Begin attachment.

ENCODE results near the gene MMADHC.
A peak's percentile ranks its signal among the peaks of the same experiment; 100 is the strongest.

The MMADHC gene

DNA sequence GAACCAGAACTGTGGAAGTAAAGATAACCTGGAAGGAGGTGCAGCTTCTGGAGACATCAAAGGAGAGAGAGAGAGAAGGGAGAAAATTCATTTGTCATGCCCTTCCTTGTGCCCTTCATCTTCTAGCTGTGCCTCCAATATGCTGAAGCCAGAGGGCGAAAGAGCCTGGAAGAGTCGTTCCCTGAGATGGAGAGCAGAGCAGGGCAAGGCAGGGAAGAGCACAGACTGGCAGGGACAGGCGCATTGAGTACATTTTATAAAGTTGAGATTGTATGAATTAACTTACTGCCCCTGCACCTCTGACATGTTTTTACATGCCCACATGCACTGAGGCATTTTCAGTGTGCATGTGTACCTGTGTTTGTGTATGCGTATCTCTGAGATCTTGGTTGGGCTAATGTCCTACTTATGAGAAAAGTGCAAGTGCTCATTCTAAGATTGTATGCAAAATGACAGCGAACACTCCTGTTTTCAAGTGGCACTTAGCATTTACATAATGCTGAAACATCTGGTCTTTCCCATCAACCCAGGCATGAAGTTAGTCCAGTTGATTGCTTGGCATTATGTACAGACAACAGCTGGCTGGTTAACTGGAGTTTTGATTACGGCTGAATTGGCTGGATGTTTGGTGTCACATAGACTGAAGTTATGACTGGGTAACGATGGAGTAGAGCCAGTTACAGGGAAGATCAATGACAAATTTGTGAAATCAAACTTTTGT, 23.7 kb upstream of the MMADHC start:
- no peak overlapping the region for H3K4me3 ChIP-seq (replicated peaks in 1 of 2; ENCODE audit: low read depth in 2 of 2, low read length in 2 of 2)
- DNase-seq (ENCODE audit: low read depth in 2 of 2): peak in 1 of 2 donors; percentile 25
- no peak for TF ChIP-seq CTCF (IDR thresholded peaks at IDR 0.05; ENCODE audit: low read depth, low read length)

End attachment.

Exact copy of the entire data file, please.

ENCODE results near the gene MMADHC.
A peak's percentile ranks its signal among the peaks of the same experiment; 100 is the strongest.

The MMADHC gene

DNA sequence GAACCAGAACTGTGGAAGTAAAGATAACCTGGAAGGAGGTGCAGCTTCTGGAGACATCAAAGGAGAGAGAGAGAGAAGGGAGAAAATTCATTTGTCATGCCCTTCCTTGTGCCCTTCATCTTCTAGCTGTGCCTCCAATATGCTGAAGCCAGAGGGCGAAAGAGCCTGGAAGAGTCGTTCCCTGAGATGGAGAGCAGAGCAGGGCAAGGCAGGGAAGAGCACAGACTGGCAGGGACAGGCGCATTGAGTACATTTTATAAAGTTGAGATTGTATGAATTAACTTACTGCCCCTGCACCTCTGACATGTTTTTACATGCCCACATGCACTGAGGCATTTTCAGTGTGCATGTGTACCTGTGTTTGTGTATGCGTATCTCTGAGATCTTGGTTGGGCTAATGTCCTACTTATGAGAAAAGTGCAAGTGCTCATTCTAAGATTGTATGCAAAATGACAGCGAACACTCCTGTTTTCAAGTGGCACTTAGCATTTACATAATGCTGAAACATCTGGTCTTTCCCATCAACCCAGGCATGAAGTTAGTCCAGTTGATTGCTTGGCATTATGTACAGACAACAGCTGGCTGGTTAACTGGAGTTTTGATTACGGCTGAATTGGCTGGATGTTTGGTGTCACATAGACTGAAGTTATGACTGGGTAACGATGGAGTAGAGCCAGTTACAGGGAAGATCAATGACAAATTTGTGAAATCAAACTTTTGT, 23.7 kb upstream of the MMADHC start:
- no peak overlapping the region for H3K4me3 ChIP-seq (replicated peaks in 1 of 2; ENCODE audit: low read depth in 2 of 2, low read length in 2 of 2)
- DNase-seq (ENCODE audit: low read depth in 2 of 2): peak in 1 of 2 donors; percentile 25
- no peak for TF ChIP-seq CTCF (IDR thresholded peaks at IDR 0.05; ENCODE audit: low read depth, low read length)